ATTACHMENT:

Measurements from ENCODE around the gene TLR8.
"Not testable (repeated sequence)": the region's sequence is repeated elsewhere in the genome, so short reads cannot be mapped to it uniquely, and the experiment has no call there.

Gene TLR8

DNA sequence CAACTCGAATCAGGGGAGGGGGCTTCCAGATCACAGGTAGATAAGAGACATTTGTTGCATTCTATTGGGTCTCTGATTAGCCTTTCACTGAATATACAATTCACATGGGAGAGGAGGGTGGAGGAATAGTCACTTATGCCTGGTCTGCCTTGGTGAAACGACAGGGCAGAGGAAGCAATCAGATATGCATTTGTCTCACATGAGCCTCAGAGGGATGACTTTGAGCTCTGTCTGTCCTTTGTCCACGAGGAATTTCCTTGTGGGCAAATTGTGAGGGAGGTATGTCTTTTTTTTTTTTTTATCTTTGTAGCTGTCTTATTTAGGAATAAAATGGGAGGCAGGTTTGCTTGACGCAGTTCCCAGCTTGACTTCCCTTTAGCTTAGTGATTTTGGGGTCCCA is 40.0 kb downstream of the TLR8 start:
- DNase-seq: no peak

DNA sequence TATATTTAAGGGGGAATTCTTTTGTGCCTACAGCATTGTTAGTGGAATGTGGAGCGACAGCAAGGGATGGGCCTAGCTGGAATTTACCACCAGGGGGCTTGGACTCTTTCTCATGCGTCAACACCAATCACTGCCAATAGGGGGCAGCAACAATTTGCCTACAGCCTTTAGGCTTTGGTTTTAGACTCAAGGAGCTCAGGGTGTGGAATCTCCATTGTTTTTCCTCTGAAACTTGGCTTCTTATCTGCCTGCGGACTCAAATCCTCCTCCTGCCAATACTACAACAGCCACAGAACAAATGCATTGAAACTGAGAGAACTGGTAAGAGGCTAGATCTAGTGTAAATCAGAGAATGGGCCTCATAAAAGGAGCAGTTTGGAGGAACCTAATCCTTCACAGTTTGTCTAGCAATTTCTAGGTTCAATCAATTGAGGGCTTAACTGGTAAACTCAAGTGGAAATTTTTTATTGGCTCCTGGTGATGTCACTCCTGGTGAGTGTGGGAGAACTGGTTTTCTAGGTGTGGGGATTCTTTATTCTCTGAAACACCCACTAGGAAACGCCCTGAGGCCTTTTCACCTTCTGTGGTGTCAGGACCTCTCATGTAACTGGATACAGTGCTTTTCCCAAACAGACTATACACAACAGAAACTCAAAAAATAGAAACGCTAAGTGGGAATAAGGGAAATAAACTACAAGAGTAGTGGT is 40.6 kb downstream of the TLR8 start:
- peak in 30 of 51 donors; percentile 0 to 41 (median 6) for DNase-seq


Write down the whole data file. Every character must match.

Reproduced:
Measurements from ENCODE around the gene TLR8.
"Not testable (repeated sequence)": the region's sequence is repeated elsewhere in the genome, so short reads cannot be mapped to it uniquely, and the experiment has no call there.

Gene TLR8

DNA sequence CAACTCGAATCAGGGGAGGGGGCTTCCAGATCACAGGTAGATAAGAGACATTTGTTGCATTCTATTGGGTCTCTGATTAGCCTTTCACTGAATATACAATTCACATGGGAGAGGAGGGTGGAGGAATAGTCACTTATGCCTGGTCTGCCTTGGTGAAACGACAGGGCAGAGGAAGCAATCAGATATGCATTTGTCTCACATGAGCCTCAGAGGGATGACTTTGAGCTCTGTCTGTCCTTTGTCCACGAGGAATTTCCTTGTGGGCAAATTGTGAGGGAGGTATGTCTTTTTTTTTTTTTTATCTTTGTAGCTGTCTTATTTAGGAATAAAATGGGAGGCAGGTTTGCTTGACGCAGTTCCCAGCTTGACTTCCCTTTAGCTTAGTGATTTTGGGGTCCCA is 40.0 kb downstream of the TLR8 start:
- DNase-seq: no peak

DNA sequence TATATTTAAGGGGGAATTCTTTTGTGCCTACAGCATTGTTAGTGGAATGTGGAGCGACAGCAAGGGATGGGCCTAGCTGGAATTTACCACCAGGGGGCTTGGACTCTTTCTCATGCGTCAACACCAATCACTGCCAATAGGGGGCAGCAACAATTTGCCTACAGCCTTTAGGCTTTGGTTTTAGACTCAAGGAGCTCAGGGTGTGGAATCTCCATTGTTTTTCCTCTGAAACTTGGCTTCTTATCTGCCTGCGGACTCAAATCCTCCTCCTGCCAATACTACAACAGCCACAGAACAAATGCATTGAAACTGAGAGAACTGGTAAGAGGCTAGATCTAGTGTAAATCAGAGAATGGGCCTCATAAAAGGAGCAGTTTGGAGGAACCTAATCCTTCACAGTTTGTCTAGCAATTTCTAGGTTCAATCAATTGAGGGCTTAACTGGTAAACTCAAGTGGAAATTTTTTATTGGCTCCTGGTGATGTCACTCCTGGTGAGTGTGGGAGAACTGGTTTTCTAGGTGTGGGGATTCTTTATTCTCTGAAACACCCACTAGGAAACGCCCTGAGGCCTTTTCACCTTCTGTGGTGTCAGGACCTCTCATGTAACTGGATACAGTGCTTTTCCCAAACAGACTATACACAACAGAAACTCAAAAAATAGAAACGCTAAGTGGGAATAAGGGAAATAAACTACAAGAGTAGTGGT is 40.6 kb downstream of the TLR8 start:
- peak in 30 of 51 donors; percentile 0 to 41 (median 6) for DNase-seq